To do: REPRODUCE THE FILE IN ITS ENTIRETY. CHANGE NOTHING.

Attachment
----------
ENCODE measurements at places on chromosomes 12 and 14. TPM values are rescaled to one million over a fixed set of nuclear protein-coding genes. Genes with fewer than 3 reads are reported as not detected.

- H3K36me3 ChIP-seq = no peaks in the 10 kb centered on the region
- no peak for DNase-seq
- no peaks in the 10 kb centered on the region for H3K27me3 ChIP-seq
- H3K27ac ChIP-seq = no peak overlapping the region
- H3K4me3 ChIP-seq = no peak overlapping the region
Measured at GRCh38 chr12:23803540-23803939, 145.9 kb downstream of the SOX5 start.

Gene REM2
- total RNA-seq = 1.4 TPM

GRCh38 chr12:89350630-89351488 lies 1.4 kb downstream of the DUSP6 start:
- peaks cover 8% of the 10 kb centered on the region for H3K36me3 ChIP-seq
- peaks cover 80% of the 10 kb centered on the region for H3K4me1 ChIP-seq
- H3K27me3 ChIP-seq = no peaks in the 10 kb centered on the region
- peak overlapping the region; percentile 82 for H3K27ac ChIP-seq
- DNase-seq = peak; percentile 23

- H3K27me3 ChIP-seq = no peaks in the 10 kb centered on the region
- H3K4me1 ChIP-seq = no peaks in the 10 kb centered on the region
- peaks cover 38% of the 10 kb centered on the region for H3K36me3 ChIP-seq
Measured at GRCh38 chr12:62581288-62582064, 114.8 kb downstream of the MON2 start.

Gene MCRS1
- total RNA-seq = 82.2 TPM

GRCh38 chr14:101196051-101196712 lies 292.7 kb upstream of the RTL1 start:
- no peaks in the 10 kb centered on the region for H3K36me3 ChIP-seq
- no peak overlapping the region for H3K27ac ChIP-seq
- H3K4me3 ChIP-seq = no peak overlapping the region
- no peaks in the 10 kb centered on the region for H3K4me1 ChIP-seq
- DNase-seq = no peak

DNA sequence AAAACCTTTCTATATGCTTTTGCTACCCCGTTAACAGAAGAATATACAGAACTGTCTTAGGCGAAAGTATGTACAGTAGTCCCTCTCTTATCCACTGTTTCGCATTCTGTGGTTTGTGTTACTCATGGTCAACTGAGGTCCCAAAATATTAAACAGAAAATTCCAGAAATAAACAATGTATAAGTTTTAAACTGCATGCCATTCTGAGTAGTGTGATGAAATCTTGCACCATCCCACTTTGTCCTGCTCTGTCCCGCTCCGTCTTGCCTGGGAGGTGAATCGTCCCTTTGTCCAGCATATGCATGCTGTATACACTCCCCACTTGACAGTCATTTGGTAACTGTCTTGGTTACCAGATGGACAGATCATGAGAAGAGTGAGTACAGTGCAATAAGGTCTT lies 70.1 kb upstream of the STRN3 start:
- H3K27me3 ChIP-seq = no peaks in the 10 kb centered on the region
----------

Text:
ENCODE measurements at places on chromosomes 12 and 14. TPM values are rescaled to one million over a fixed set of nuclear protein-coding genes. Genes with fewer than 3 reads are reported as not detected.

- H3K36me3 ChIP-seq = no peaks in the 10 kb centered on the region
- no peak for DNase-seq
- no peaks in the 10 kb centered on the region for H3K27me3 ChIP-seq
- H3K27ac ChIP-seq = no peak overlapping the region
- H3K4me3 ChIP-seq = no peak overlapping the region
Measured at GRCh38 chr12:23803540-23803939, 145.9 kb downstream of the SOX5 start.

Gene REM2
- total RNA-seq = 1.4 TPM

GRCh38 chr12:89350630-89351488 lies 1.4 kb downstream of the DUSP6 start:
- peaks cover 8% of the 10 kb centered on the region for H3K36me3 ChIP-seq
- peaks cover 80% of the 10 kb centered on the region for H3K4me1 ChIP-seq
- H3K27me3 ChIP-seq = no peaks in the 10 kb centered on the region
- peak overlapping the region; percentile 82 for H3K27ac ChIP-seq
- DNase-seq = peak; percentile 23

- H3K27me3 ChIP-seq = no peaks in the 10 kb centered on the region
- H3K4me1 ChIP-seq = no peaks in the 10 kb centered on the region
- peaks cover 38% of the 10 kb centered on the region for H3K36me3 ChIP-seq
Measured at GRCh38 chr12:62581288-62582064, 114.8 kb downstream of the MON2 start.

Gene MCRS1
- total RNA-seq = 82.2 TPM

GRCh38 chr14:101196051-101196712 lies 292.7 kb upstream of the RTL1 start:
- no peaks in the 10 kb centered on the region for H3K36me3 ChIP-seq
- no peak overlapping the region for H3K27ac ChIP-seq
- H3K4me3 ChIP-seq = no peak overlapping the region
- no peaks in the 10 kb centered on the region for H3K4me1 ChIP-seq
- DNase-seq = no peak

DNA sequence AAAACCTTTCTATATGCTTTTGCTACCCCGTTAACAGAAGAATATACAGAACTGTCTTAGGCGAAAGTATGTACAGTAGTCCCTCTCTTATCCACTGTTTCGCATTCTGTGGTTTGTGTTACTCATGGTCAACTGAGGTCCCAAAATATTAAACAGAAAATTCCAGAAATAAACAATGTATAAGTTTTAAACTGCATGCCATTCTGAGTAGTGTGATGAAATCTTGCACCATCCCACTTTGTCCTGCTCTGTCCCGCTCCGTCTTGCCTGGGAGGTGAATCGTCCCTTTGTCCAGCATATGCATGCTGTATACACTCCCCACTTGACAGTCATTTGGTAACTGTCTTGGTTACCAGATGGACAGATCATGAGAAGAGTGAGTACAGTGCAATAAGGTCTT lies 70.1 kb upstream of the STRN3 start:
- H3K27me3 ChIP-seq = no peaks in the 10 kb centered on the region